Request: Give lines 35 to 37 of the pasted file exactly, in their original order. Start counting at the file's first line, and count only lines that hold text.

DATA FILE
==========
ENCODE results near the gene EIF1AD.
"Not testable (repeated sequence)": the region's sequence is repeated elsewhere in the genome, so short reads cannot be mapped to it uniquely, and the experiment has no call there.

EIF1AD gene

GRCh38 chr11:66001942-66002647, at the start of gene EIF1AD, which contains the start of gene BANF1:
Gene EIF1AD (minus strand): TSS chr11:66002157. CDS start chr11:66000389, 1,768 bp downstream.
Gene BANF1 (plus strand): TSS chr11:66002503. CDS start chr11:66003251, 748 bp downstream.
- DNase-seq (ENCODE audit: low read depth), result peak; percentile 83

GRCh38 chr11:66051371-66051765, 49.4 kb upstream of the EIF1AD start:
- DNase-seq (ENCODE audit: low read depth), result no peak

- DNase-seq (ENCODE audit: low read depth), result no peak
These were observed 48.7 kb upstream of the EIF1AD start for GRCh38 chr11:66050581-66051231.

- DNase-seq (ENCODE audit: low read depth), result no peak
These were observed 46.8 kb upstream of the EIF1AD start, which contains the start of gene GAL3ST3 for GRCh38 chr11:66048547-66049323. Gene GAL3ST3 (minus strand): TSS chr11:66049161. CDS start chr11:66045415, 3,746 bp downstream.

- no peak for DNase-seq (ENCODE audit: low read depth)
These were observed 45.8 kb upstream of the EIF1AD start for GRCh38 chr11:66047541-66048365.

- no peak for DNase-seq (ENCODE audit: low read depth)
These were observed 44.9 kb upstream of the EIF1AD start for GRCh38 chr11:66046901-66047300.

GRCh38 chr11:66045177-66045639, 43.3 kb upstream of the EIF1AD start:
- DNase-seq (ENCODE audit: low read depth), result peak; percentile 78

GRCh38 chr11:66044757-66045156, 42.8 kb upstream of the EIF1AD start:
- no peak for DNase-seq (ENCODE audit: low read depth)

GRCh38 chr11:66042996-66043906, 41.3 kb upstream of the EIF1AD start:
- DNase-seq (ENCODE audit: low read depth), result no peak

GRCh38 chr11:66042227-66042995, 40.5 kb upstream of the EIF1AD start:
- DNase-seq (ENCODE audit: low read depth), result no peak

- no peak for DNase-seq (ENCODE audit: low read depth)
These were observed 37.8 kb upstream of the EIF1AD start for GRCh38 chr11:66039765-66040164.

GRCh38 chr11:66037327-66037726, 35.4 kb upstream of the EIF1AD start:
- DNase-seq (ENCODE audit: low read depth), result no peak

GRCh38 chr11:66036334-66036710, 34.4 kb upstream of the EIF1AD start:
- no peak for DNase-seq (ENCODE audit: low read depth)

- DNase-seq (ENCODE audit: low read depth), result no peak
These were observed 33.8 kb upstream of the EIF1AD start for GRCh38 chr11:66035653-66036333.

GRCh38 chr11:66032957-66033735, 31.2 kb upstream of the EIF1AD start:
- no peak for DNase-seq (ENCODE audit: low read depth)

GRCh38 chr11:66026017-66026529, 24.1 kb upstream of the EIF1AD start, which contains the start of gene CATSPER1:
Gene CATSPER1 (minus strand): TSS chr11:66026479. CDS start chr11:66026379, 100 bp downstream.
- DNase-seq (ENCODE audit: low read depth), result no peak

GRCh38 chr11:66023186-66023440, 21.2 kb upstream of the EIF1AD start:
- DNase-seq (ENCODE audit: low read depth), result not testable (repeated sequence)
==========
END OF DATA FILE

- no peak for DNase-seq (ENCODE audit: low read depth)

GRCh38 chr11:66026017-66026529, 24.1 kb upstream of the EIF1AD start, which contains the start of gene CATSPER1:
Gene CATSPER1 (minus strand): TSS chr11:66026479. CDS start chr11:66026379, 100 bp downstream.